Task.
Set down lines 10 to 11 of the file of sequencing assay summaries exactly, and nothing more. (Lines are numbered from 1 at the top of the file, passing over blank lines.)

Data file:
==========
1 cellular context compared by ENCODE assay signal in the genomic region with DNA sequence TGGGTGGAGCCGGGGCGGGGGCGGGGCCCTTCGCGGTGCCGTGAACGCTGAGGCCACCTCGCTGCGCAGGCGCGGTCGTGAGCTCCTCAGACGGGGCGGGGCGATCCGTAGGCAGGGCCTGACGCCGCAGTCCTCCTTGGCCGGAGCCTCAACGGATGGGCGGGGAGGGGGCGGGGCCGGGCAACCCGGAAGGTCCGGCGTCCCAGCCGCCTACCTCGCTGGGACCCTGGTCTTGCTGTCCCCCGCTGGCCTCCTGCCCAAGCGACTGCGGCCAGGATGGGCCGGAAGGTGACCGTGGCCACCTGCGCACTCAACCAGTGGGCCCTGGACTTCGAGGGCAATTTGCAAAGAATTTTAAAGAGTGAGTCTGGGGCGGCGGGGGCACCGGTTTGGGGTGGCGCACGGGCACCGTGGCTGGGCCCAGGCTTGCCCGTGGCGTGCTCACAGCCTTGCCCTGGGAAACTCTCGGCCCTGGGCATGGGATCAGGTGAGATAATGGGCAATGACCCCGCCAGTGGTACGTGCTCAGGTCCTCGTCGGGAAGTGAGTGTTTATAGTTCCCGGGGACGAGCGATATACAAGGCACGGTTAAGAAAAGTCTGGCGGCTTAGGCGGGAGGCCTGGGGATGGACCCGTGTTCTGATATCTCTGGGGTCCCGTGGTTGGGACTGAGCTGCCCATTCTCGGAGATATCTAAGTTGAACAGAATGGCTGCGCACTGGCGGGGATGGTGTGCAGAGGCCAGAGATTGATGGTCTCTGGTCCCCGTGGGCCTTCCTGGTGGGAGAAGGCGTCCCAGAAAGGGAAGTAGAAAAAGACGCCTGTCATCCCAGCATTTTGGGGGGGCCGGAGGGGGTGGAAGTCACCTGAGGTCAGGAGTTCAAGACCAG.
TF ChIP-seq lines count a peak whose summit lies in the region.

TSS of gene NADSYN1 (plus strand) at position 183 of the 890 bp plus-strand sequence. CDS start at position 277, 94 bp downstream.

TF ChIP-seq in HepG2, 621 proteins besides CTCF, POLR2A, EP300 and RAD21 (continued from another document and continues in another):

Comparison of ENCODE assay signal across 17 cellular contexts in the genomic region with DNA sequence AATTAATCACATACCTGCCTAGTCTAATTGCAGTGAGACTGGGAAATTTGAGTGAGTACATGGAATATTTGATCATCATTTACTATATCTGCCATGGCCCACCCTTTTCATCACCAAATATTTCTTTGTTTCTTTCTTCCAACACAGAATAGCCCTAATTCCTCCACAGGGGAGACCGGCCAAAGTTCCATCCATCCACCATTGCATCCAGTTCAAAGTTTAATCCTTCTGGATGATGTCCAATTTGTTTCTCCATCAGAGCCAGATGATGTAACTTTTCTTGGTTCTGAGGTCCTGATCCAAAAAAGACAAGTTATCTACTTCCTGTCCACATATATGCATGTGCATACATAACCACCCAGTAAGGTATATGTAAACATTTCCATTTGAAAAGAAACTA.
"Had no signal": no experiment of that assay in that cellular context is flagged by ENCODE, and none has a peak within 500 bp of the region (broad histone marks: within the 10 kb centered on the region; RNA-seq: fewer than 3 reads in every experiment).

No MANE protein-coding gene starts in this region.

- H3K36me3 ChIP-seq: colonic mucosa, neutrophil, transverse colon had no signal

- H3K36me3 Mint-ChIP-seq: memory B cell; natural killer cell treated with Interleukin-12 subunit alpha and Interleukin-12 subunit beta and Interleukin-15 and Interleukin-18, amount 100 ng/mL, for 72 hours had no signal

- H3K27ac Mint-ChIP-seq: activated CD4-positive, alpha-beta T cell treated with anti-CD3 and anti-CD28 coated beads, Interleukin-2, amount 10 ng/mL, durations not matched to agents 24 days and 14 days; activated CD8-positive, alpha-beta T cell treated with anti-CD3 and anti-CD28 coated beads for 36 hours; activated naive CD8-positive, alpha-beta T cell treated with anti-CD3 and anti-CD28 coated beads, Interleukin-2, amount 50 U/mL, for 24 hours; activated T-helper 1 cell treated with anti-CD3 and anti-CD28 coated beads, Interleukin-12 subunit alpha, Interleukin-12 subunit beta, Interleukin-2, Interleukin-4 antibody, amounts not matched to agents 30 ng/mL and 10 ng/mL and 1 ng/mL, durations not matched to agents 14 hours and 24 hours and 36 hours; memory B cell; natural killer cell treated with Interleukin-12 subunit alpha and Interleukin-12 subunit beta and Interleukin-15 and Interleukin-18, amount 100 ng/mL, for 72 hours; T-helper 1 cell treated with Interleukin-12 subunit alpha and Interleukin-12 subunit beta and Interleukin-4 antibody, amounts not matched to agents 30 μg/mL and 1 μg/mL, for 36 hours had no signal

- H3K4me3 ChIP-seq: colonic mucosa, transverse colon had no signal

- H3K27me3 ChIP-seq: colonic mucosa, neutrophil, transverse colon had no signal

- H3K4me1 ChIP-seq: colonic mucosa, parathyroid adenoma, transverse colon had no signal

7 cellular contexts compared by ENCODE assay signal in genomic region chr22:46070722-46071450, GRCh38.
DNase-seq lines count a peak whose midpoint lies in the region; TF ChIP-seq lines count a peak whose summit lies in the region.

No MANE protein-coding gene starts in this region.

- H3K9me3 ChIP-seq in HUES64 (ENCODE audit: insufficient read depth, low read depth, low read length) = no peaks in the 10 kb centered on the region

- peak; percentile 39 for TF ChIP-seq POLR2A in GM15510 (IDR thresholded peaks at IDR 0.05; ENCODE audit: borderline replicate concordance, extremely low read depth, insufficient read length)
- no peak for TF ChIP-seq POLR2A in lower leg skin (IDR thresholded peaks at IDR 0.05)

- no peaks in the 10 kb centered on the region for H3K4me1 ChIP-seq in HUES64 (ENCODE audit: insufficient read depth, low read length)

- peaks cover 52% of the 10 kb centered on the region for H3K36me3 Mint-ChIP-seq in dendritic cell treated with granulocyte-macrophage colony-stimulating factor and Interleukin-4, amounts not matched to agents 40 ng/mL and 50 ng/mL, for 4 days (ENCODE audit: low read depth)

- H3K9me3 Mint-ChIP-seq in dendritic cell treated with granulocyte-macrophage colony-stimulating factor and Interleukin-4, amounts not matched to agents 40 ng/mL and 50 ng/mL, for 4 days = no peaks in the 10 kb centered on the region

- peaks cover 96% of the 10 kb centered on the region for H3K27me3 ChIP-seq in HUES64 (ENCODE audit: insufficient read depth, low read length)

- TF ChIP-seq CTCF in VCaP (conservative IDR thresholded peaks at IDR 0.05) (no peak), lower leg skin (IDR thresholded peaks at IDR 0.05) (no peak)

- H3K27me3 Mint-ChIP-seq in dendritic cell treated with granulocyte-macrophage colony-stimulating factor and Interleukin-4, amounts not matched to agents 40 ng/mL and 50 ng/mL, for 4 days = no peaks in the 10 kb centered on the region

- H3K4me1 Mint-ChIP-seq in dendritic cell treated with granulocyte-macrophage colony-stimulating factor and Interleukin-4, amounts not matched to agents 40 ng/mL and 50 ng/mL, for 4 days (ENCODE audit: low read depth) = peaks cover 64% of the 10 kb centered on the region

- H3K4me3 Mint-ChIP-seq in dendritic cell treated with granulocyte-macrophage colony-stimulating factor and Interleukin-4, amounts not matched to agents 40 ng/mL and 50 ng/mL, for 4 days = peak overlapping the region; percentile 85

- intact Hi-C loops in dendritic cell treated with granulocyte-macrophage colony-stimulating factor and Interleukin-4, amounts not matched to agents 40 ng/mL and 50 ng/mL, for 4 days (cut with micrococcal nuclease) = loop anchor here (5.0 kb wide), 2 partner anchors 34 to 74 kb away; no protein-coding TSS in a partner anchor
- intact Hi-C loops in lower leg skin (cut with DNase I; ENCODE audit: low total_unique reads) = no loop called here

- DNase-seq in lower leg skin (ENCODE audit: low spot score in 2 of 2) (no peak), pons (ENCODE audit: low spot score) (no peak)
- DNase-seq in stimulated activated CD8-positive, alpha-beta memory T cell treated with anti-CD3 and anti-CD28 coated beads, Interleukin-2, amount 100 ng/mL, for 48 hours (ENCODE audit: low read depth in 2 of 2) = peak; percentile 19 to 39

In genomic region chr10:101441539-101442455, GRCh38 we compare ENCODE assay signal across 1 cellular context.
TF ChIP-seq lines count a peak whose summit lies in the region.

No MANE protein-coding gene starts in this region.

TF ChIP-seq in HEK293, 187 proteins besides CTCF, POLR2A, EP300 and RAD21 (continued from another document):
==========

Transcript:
- H3K27ac Mint-ChIP-seq: activated CD4-positive, alpha-beta T cell treated with anti-CD3 and anti-CD28 coated beads, Interleukin-2, amount 10 ng/mL, durations not matched to agents 24 days and 14 days; activated CD8-positive, alpha-beta T cell treated with anti-CD3 and anti-CD28 coated beads for 36 hours; activated naive CD8-positive, alpha-beta T cell treated with anti-CD3 and anti-CD28 coated beads, Interleukin-2, amount 50 U/mL, for 24 hours; activated T-helper 1 cell treated with anti-CD3 and anti-CD28 coated beads, Interleukin-12 subunit alpha, Interleukin-12 subunit beta, Interleukin-2, Interleukin-4 antibody, amounts not matched to agents 30 ng/mL and 10 ng/mL and 1 ng/mL, durations not matched to agents 14 hours and 24 hours and 36 hours; memory B cell; natural killer cell treated with Interleukin-12 subunit alpha and Interleukin-12 subunit beta and Interleukin-15 and Interleukin-18, amount 100 ng/mL, for 72 hours; T-helper 1 cell treated with Interleukin-12 subunit alpha and Interleukin-12 subunit beta and Interleukin-4 antibody, amounts not matched to agents 30 μg/mL and 1 μg/mL, for 36 hours had no signal

- H3K4me3 ChIP-seq: colonic mucosa, transverse colon had no signal